Monday, 10 July 2017

India vs Ghana: 99 - 1 and the Legend of the Milo Guy

The draw for the group stages of Under 17 world cup in India is done and Ghana is in group with the host nation India! You know what that means, right? Revenge time! You really aren’t Ghanaian enough if you don’t know the very real football match between Ghana and India that was played on a date now lost in history.

I first heard the story when I was about seven years old. This man in my neighborhood who everyone called Uncle, swore he had witnessed the match himself. Ok, ok, let me just tell the story of how it happened.

I’m still not sure what the tournament was or if it was just a friendly tour by the Indian national team but from what I hear, they played Nigeria too, with a similar result.

Different people have different version of how the Indian team entered the pitch. The two notable versions are:

1. The referee came onto the pitch and placed a bottle in the center circle and like Genies, the Indian players jumped out of the bottle one at a time. This should probably have been a sign for the Ghanaian team to abandon the match but for some reason which I don’t understand, they stayed.

2. The players came out of the referee’s pocket. Players kept jumping out of his pocket like those magic satchels you see in cartoons. If there was ever a game where you could be certain of the ref’s bias, it was this one.

Indian Players arriving on the pitch

So confident was the Indian team in their abilities that they said if Ghana managed to score even one goal, the Ghanaian team would be declared winners. This Indian team was on an unbeaten run with the longest run of clean-sheets the likes of which had never been seen before and probably never will. 

The ref blew the whistle and from the onset, it was obvious something was wrong, the Ghanaian players were seen either avoiding the ball or rolling on the floor in agony right after kicking it. According to the players, any time the tried to kick the ball it would turn into a metal pot (dadesÉ›n). The Ghanaian goalie also claimed that any time the ball came in his direction, it would turn into a fully grown Lion rushing at him. Of course, the spectators couldn’t see any of this and the ref claimed he didn’t. I highly doubt the ref’s version, the players jumped out of his pocket (or bottle) for God’s sake. He was probably in on all this dark magic.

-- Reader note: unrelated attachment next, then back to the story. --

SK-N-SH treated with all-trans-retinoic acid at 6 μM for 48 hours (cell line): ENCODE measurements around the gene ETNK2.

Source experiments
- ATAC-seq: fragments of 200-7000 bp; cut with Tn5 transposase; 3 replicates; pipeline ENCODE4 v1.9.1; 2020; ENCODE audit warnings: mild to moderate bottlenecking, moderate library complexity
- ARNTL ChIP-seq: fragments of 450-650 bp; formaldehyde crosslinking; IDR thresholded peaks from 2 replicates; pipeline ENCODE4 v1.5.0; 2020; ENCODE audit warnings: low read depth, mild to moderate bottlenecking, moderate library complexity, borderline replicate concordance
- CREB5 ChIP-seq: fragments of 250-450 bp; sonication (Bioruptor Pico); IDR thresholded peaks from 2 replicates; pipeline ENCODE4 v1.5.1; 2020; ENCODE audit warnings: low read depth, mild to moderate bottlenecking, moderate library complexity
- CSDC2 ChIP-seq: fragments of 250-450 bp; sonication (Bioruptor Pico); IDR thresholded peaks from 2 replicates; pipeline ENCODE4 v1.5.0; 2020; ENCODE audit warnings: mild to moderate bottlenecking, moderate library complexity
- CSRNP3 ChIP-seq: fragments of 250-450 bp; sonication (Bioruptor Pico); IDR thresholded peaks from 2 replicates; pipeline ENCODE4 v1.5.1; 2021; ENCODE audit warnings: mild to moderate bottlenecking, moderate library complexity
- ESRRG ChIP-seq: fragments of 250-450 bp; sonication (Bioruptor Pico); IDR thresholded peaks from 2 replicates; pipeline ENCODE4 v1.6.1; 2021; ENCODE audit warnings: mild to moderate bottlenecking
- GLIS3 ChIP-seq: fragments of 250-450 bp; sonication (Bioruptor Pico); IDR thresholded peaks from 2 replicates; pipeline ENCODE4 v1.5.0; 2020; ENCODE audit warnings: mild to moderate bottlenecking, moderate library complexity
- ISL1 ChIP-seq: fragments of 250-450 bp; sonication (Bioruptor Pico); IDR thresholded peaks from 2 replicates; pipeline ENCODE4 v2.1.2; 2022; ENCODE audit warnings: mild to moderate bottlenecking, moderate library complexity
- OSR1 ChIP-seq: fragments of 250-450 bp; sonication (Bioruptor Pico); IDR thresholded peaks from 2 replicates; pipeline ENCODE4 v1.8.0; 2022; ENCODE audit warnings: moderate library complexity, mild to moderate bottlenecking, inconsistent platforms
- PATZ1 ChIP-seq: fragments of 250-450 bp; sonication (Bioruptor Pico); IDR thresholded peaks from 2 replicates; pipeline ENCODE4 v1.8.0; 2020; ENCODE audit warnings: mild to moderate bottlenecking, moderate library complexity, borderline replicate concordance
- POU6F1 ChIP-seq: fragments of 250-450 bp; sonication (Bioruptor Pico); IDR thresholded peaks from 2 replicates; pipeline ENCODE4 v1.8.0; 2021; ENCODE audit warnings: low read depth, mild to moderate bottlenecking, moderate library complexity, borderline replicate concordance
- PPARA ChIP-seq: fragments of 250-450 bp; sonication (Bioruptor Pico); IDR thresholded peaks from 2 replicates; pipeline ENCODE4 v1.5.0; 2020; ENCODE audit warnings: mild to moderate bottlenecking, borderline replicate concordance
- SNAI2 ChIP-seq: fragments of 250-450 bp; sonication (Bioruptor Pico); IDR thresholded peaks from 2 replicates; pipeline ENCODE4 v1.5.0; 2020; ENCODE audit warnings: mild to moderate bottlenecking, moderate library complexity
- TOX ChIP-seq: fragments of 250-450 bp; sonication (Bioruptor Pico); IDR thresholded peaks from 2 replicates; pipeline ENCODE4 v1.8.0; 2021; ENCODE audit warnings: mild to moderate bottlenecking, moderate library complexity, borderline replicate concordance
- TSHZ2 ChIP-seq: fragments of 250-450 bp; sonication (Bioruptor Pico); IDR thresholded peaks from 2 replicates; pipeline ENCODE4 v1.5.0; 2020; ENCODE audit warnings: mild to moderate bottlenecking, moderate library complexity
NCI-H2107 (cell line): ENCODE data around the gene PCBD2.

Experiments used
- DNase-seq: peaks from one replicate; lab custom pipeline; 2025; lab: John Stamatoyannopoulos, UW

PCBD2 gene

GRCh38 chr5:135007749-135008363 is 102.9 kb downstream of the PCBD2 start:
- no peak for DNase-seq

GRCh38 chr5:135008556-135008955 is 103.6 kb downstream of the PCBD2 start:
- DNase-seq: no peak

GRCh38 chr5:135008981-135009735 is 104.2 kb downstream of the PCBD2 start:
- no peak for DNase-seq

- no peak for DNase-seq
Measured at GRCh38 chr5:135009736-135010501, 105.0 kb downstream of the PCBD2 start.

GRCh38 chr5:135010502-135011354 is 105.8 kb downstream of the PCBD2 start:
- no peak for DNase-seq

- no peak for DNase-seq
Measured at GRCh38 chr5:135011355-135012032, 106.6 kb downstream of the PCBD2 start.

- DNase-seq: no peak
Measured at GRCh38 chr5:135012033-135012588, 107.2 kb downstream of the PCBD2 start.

Anyway, due to these “technical hitches”, the India team went on to score goal after goal after goal. Being Indian, you just know they danced for quite a while after each goal. The score line started to get embarrassing (understatement of the millennium). By the 85th minutes, the Indian team had scored 90 goals (that’s not a typo) and by the 89th minute they had scored 99 goals.

Somehow, within the space of 90 minutes, they had scored 99 goals, each goal mostly probably followed by minutes of dancing, much to the embarrassment of the whole of Ghana. The stadium, like a cemetery, is death silent as the fourth official raises his board to show four minutes of added time. Added time for what?

The Indian players satisfied with the humiliation they’ve rained on the Ghanaian team can’t be bothered to score a hundredth goal and keep passing the ball around. The Ghanaian players are meanwhile still avoiding the ball. One Ghanaian player, Nfum, goes to the touch line and after a talk with the medical team is seen strapping his foot with rolls of bandage.

Ninety second minute, a heavily strapped Nfum rushes one of the Indian defenders as they were passing the ball just outside the 18 yard box, steals the ball and unleashes a powerful left footed shot. Bones, could be heard cracking as his left foot made contact with the ball. The Indian goalie, caught by surprise, does not react fast enough and the ball rolls into the goal post.

Ninety fourth minute, Scoreline 99 – 1. The whole stadium bursts into rapturous shouting, Ghana, Ghana, Ghana!! Meanwhile, Nfum, is writhing on the ground, in agony. The paramedic rush onto the pitch to help him. Back then, sport medicine wasn’t a big thing and the paramedic only had ice bags. Nfum is carted off the pitch and the ref blows the whistle for the end of the match.

As agreed before the match, the Indian team concedes defeat by virtue of the one goal Nfum scored. A few days later, on the news, the whole nation gets the heartbreaking news that Nfum passed away from complications from his injury.

In honour of his sacrifice, the myth and legend that Nfum has now become has his picture put on the can of Ghana’s favorite breakfast drink, Milo, till this day.

FIFA, tired of seeing the ridiculous scorelines in India’s matches, bans them from all international tournaments. A ban which was only recently overturned.

This is the very real, totally believable and not at all ridiculous story of how Nfum came to be on the Milo can for his bravery and why until now India has not played in any international matches.

The Man, the Myth, the Legend; Nfum
(his under 17 days)